You might have heard about using dish soap to wash your hair on the internet. Or maybe you’re in a situation where you’re out of normal hair shampoo and your hair is a greasy mess. You’re wondering, can you use dish soap to wash your hair? While you can wash your hair with dish soap, it’s not recommended for long term use as it strips your hair of natural oils.
People know that dish soap fights grease, so it should work on banishing greasy hair too, right? Not necessarily.
Dish soap is formulated to effectively remove baked on grease from your dinner dishes and pots and pans. In a nutshell, dish soap is so effective at removing grease, you’re left with dry hair if it’s used as a shampoo replacement. When it comes to healthy hair, a reasonable level of oil is not a bad thing.
And don’t even think about getting dish soap in your eyes!
While I’m not a scientist, nor a hair expert, I do have a lot of long, thick, dry, hair. And I’m always interested in DIY or alternative solutions to everyday household items. I was curious about using dish soap as a shampoo and did some investigating. We’ll go over the differences between dish soap and regular shampoo, the pH levels of each, and what you need to know if you decide to use dish soap in your hair.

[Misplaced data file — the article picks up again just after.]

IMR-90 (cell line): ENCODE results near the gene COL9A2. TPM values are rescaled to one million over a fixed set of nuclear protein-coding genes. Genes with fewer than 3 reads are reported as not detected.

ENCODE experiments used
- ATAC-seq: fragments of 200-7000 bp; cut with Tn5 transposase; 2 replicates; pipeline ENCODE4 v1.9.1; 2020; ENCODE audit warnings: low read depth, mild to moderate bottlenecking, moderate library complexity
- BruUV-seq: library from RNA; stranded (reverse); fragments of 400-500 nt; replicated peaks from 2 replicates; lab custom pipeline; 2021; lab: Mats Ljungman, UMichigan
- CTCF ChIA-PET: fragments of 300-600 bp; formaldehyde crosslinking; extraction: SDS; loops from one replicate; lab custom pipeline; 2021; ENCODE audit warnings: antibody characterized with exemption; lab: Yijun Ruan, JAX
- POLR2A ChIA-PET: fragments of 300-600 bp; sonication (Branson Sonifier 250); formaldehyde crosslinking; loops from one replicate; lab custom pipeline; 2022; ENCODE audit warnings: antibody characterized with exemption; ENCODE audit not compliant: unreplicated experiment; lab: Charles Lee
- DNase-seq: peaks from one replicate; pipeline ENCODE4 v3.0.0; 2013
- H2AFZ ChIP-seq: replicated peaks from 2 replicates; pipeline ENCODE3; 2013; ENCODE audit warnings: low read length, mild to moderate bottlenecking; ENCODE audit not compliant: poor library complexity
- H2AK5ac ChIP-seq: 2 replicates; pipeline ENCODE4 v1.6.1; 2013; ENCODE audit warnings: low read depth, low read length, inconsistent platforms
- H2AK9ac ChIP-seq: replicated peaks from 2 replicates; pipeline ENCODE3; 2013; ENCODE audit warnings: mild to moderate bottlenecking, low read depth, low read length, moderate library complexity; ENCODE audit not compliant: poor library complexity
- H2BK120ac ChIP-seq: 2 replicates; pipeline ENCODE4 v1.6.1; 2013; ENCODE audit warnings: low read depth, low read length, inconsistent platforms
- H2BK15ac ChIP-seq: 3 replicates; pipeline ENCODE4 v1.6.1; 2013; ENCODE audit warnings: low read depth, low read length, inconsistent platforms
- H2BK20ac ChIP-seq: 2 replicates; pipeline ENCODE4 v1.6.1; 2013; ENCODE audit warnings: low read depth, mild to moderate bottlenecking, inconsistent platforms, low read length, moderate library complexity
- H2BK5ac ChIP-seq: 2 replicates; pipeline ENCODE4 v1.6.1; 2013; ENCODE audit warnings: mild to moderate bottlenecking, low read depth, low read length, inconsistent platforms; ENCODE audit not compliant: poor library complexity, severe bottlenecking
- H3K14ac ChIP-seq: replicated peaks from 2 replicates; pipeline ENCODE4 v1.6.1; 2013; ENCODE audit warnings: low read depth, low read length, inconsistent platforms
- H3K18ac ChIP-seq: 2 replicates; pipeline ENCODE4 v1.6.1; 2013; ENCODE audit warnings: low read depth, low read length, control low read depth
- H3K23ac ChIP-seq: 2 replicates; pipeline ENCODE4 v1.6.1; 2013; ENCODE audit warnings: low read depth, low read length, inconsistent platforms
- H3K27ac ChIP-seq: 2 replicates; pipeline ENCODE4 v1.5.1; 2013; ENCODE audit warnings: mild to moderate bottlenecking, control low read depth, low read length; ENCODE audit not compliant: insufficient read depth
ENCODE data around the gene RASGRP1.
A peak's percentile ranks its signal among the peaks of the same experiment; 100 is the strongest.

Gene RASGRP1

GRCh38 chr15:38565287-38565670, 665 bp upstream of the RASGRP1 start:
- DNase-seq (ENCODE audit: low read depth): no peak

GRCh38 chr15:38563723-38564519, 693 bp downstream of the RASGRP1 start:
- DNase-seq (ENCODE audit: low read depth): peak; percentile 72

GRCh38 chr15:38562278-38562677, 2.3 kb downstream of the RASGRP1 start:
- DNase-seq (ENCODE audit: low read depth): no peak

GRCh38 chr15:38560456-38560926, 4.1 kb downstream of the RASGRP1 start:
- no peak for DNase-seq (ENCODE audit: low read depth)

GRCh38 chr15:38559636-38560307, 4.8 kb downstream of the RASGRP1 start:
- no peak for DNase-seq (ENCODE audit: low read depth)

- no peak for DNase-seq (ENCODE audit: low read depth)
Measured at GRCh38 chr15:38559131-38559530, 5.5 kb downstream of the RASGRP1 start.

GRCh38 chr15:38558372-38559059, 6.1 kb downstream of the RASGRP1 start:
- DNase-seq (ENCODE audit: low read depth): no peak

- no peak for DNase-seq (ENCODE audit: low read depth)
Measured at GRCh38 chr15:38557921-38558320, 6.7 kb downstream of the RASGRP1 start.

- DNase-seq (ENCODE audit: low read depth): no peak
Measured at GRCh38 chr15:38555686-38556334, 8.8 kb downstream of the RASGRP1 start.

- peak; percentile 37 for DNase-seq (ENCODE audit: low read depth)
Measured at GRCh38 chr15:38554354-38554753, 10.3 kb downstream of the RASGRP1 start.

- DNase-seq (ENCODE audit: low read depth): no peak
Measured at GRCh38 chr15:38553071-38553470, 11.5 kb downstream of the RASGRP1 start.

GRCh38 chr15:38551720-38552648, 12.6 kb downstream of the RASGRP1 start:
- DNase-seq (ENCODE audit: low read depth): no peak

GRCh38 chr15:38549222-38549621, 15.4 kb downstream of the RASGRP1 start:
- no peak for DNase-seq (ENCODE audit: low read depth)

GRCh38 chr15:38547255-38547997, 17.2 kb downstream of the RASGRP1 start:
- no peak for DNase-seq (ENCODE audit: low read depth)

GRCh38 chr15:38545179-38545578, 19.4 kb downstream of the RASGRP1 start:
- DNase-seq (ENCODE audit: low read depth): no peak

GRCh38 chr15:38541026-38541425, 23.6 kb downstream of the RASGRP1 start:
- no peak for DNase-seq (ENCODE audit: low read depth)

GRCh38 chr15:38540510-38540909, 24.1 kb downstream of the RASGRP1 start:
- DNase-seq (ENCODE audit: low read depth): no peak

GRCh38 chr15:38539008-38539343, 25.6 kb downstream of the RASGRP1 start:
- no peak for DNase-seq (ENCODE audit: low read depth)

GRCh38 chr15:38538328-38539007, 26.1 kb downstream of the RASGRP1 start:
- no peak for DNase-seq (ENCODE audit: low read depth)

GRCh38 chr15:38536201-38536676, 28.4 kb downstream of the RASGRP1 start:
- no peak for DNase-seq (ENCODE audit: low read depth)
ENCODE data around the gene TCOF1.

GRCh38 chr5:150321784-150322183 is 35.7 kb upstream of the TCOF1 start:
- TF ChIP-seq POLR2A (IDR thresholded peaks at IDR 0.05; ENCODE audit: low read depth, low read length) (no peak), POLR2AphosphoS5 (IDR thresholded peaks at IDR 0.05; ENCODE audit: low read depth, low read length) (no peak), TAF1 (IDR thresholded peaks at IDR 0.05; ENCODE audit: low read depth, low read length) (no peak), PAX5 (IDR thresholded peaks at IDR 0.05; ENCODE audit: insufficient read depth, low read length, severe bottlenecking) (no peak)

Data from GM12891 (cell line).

Why blue Dawn dish soap?
Apparently influencers are adamant about using a specific type of dish soap—blue Dawn dishwashing liquid to be exact. This is the brand’s original dishwashing liquid soap. There are many other types of Dawn dish soap in various colors and fragrances, but blue Dawn dish soap is the OG and free of other unnecessary ingredients.
Although if we’re honest, many store-bought shampoos have added fragrances and dyes too. Do you have to use blue Dawn dish soap? No. Over at Bustle, a writer used Green Works Natural Dishwashing Liquid to wash away several days of grease buildup in her hair.
What about the pH level in shampoo vs. dish soap?
If you’re really wondering, can you use dish soap to wash your hair, first consider the pH level. When it comes to haircare, the pH level in shampoo can mean the difference between healthy, luscious locks, or dried and frizzy hair.
It’s also important to note that the pH of a hair shaft is different from the pH of your scalp. According to an article from PubMed Central (PMC), the pH of a hair shaft is 3.67, while the scalp’s pH is 5.5.
What does this mean?
If you recall, a pH of 7 is neutral. Anything below pH 7 is considered acidic (low pH), while anything above 7 is alkaline, or basic (high pH). So our hair and scalp are naturally slightly acidic.
The PubMed article (“The Shampoo pH can Affect the Hair: Myth or Reality?”) studies 123 different shampoos and their corresponding pH levels. The researchers conclude that:
What does this mean?
Shampoos with lower pH (slightly acidic) cause less frizzing.
What is pH balance in shampoos?
Shampoos all have varying levels of pH with some having lower pH (acidic) and some with higher pH (alkaline).
While everyone has different hair needs, the majority of people would benefit from a pH-balanced shampoo (leaning slightly to the acidic side).
A pH-balanced shampoo helps with overall hair and scalp care: